What It's Like To Have A Panic Attack In Paradise

I Had A Massive Panic Attack On Vacation — Because Anxiety DGAF

panic attack in paradise
Sarah Jones

This is a picture I took of myself about thirty minutes after I had one of my more fun-filled panic attacks while on vacation last week. Sexy, right?! See that background? That’s one of the entrances to the beautiful hotel I was staying in. If you look close enough you can see the neon blue ocean water that was my backyard for most of my time in Maui. The weather was absolutely perfect every day. I was there for one of my closest childhood friend’s wedding along with my family and just over twenty other guests, most of whom I have known since the age of nine.

Basically there was absolutely zero reason why I should have felt anything but relaxed and utterly at ease, which really is how I felt for 90% of the time I was away. It was my first vacation without my children and I knew they were safe at home with their dad. I missed them, sure, but knew I needed that alone time enough to prevent any sort of second guessing the trip.

I guess I’m saying all of this to make the point that anxiety, mine at least, doesn’t give two shits about reasoning or logic or how I should feel in any given situation. Usually it’s quite the opposite. Just like every not-so-great emotion, my anxiety can range from mildly uncomfortable to holy-mother-of-God-we’re-all-dying-nothing’s-okay-kill-me-now kind of stuff. The picture above is what my face looked like thirty minutes after one of the pretty gnarly panic attacks had passed.

I would have taken a picture while I was actually having the panic attack except my brain was too busy convincing me I’d never be able to breathe again. I’m talking full-on body sweats, shaking so bad I couldn’t hold a water bottle to my mouth, tunnel vision so intense I thought there was some kind of solar eclipse happening (there wasn’t), and hyperventilating to the point of almost passing out. Luckily my brother and my mom were there in the room when it happened and are both blessed with the same ass-crushing anxiety that I have. One of them brought me a bag of ice and put it on the back of my neck while the other helped pour water into my mouth and gave me my medicine as I sat on the hotel balcony gasping for air, squeaking out I. can’t. breathe. over and over.

Now is probably the time to give an explanation of the events that lead up to that happening on the hotel balcony so that it makes sense, but I’m sorry to say I don’t have one. I got a great night of sleep the night before, FaceTimed my kids a little earlier and ate a nice breakfast in the outdoor cafe where I could hear the waves washing smoothly up onto the sand. I’m not kidding when I say I was in paradise.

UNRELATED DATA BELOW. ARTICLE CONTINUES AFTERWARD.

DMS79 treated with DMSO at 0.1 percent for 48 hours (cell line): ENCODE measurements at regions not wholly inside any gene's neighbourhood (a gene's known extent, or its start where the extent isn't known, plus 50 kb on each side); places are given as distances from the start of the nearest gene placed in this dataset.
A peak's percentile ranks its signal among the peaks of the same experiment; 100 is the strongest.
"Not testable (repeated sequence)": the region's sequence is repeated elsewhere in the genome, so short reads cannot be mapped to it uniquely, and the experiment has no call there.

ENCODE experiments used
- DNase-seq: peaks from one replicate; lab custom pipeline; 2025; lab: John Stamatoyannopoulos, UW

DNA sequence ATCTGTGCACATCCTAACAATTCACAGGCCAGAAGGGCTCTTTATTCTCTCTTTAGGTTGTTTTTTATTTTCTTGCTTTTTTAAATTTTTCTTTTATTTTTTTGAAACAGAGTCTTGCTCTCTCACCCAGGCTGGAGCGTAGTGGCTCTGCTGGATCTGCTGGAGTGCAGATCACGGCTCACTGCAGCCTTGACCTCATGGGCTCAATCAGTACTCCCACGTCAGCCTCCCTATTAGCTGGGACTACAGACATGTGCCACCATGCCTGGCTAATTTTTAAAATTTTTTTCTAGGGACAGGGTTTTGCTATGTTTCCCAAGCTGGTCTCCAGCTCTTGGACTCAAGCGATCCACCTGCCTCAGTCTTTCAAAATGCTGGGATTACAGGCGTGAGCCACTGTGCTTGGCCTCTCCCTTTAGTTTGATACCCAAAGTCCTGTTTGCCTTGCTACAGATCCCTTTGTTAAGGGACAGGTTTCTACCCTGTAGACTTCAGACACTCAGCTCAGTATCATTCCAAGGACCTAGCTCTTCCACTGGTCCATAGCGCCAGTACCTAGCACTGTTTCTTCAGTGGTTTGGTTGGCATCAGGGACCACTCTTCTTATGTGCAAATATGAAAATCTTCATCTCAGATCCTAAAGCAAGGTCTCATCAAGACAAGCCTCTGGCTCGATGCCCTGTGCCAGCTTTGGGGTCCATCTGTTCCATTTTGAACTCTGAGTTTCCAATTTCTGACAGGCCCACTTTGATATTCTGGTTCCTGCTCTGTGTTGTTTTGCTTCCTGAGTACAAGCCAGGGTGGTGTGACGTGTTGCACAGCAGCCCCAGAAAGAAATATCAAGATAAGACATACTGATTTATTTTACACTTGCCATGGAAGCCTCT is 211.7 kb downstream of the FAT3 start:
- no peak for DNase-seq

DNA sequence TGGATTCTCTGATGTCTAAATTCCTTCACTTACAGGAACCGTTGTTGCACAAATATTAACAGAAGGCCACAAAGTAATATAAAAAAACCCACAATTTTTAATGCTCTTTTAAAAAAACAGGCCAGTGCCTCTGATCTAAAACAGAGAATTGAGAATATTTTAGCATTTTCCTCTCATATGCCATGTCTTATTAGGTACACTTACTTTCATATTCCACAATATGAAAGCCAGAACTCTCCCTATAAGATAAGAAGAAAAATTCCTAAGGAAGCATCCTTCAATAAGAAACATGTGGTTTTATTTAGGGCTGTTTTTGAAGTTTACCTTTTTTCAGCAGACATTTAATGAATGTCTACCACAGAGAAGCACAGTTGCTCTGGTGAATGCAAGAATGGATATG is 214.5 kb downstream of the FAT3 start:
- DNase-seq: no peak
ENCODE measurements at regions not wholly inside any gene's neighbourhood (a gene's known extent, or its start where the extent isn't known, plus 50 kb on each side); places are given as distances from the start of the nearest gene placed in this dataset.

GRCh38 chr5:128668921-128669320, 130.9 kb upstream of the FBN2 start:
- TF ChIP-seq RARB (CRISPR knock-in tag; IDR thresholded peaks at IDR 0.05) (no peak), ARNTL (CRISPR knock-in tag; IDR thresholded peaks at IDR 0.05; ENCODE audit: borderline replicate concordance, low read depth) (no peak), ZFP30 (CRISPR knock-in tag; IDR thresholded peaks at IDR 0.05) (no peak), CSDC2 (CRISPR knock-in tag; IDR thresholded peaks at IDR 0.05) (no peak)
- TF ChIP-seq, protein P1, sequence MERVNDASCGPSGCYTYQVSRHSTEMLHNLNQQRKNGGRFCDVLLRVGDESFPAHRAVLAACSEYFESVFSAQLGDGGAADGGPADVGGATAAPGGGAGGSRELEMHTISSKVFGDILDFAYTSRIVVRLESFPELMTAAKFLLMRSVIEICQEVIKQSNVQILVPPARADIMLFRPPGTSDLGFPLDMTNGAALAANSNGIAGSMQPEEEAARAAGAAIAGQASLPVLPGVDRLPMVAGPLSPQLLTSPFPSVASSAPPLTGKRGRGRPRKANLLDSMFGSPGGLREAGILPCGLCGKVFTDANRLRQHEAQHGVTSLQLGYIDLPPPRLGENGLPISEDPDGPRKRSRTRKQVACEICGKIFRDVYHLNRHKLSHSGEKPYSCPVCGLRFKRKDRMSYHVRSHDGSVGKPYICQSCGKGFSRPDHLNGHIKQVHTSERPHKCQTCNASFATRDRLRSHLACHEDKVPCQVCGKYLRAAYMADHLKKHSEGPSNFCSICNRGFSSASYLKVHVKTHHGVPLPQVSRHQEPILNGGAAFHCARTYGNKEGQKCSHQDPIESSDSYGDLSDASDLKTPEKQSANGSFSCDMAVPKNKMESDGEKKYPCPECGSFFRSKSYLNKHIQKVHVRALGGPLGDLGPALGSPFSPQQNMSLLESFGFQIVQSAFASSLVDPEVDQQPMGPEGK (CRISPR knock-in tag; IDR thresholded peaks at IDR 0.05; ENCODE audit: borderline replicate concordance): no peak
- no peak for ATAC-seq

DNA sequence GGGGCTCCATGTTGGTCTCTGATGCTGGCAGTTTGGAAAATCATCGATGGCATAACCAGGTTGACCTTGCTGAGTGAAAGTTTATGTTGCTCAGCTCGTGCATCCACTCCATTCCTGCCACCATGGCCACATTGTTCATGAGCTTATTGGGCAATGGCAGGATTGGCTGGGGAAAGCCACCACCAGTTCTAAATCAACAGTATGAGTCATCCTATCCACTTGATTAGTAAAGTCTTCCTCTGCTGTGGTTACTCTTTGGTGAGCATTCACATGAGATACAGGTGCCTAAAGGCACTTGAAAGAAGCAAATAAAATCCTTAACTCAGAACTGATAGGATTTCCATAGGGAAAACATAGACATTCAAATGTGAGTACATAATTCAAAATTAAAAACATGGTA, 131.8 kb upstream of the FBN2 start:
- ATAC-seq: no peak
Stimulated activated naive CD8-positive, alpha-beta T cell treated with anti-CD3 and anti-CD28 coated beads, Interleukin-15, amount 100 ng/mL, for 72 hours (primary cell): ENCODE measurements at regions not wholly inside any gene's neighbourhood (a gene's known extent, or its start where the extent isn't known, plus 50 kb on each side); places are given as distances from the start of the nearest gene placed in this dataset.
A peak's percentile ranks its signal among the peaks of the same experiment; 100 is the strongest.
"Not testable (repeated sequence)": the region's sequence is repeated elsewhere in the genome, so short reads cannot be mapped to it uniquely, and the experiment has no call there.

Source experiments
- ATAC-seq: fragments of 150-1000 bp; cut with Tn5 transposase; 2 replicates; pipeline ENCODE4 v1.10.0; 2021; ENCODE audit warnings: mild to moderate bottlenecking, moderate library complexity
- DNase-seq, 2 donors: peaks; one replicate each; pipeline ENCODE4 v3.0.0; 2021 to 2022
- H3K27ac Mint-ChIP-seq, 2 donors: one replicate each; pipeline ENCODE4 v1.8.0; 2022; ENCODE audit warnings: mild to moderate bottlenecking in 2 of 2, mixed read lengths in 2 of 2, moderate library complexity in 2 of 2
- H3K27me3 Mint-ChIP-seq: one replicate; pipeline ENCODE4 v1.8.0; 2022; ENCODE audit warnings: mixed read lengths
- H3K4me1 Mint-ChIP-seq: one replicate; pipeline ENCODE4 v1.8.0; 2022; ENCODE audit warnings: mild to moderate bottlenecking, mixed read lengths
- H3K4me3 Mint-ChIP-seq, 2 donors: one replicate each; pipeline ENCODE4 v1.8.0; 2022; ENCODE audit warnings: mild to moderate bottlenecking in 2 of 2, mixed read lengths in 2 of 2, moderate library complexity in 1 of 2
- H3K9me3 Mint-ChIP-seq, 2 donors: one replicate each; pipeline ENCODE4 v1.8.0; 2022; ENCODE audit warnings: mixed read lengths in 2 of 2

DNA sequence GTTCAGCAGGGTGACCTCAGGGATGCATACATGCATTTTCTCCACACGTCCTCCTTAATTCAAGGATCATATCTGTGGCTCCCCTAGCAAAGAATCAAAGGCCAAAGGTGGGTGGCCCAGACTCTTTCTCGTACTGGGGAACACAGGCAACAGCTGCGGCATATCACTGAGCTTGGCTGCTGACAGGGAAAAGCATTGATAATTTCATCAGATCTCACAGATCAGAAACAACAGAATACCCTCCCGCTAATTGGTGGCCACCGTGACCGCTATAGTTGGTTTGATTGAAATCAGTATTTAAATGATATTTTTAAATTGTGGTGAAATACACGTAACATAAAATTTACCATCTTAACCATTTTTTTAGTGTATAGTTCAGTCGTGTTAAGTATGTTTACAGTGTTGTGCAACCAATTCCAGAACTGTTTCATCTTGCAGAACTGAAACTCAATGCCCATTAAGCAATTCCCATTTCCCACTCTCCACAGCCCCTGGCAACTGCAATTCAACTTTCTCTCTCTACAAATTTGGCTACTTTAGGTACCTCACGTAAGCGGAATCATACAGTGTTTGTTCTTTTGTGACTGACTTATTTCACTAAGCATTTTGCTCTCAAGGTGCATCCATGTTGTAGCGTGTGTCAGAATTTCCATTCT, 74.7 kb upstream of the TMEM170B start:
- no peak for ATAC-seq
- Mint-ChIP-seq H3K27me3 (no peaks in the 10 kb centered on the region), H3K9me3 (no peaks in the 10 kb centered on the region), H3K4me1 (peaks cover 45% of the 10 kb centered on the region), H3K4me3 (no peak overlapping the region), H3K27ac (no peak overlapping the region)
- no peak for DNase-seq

The plan for the day was for me, my brother, sister-in-law and good friend to go to a special beach where you can watch turtles sunbathe on the sand, then we’d grab lunch before heading back to the hotel to get ready for my friend’s wedding in the afternoon. I vaguely recall standing by the ironing board in my room feeling my heart start to beat faster and think I said something to my brother about being anxious. It couldn’t have been more than two minutes later that I found myself in the midst of a full-blown panic attack.

Dealing with anxiety is crappy and hard enough on it’s own. Full-blown panic attacks are absolutely unbearable and are every bit as real and scary as any other medical emergency I’ve seen, and I work as a psychiatric clinician in an emergency room so rest assured I’ve seen some scary stuff!

If you’ve never experienced one, consider yourself lucky because it’s something I wouldn’t wish on anyone, not even my awful neighbor who sets off fireworks at 1 a.m. and leaves dog poo (I swear it’s on purpose) right in front of the door to my car. (That’s right, Cheryl, I’m on to you, and yes, I’m the one who called the cops about the fireworks.)

Anyway, the good news is that I know I’m not alone in struggling with this. Both the neighbor issue and the panic attacks, but more so the panic attacks. When it’s happening I feel like there’s no way anyone else can possibly understand or make it better and, though there’s some truth to that in that very moment, I’ve found that allowing myself to talk about it has been something that has connected me to people I never would have otherwise met. Not necessarily the most fun thing to have in common with someone, but definitely comforting.

I debated whether or not to include that picture with this post because it’s definitely less than flattering, but I remember feeling compelled to take it that morning because it was real and unfiltered and honest. I went on to have an amazing day with my family and friends and turtles and enjoyed every second of watching my friend marry the love of her life. I didn’t go blind and I’m happy to report that I can, in fact, breathe (I’m doing it at this very moment).

I don’t care to try to figure out why I struggle with this any more because my anxiety already takes up too much space in my head. It sucks, yes, but talking about it makes me feel human.